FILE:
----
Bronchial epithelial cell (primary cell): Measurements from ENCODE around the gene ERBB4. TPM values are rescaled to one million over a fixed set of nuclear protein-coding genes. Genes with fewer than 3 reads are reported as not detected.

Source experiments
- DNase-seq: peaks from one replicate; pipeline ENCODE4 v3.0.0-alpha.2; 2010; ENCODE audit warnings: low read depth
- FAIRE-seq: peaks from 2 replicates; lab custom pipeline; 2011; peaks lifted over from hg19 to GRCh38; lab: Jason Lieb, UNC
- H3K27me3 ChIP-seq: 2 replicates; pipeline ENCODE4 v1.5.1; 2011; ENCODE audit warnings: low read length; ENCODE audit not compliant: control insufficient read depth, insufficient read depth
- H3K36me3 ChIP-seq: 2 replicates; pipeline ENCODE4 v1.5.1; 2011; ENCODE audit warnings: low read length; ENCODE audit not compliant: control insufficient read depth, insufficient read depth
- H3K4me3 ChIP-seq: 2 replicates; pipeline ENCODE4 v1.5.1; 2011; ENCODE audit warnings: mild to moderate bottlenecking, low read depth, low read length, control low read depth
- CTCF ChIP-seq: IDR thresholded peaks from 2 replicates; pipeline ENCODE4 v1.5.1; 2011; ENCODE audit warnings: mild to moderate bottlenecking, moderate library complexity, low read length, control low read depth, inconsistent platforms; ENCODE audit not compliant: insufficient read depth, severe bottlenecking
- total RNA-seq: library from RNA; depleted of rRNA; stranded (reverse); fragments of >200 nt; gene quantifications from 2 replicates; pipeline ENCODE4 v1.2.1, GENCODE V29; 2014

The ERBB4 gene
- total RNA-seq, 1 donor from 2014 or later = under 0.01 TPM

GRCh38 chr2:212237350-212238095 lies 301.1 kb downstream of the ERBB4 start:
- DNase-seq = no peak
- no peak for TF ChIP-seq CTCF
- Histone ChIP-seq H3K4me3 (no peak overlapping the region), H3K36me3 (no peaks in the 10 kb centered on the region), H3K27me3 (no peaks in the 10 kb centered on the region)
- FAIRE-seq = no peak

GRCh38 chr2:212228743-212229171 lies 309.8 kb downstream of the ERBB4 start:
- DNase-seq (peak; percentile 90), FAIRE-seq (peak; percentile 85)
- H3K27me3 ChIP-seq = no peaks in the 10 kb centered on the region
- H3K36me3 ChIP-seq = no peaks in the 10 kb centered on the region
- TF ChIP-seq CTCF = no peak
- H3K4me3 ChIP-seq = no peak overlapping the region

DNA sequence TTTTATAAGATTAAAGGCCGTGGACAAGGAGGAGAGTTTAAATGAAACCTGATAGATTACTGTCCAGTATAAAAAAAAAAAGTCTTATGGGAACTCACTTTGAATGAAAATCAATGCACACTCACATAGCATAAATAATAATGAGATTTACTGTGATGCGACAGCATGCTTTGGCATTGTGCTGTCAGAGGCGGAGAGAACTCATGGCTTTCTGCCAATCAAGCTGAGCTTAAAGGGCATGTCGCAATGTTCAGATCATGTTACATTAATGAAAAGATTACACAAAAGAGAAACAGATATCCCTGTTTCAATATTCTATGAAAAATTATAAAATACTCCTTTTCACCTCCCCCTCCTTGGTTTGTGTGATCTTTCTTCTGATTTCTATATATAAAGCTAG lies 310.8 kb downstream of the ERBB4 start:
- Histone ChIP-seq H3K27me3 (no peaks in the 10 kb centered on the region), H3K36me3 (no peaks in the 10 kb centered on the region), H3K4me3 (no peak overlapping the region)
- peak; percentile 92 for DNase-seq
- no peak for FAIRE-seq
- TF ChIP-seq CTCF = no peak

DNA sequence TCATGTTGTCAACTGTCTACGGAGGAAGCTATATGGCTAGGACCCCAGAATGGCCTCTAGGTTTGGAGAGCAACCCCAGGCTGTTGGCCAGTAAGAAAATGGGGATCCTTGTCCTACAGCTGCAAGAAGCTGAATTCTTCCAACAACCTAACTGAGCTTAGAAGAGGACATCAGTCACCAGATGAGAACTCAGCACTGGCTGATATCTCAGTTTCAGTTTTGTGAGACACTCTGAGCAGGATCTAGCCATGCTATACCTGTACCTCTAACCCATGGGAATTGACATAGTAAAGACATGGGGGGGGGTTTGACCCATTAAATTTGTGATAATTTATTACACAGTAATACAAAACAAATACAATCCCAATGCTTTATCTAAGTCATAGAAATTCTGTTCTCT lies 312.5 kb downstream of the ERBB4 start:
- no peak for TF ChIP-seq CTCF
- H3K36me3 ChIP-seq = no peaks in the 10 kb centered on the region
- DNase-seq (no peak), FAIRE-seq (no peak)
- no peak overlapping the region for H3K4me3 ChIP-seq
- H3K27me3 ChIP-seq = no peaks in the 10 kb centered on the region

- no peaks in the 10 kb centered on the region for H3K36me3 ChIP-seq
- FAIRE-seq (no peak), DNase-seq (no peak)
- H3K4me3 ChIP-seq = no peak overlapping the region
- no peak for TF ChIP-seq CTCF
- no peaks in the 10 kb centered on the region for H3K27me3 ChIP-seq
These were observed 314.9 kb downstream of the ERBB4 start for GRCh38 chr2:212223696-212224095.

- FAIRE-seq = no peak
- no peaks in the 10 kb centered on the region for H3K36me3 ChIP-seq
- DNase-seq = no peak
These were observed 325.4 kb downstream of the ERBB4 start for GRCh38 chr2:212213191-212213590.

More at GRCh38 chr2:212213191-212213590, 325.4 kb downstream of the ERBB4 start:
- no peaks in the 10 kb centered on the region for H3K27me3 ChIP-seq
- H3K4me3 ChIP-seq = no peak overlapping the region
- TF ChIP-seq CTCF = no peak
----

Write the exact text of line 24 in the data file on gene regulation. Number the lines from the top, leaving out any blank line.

- Histone ChIP-seq H3K27me3 (no peaks in the 10 kb centered on the region), H3K36me3 (no peaks in the 10 kb centered on the region), H3K4me3 (no peak overlapping the region)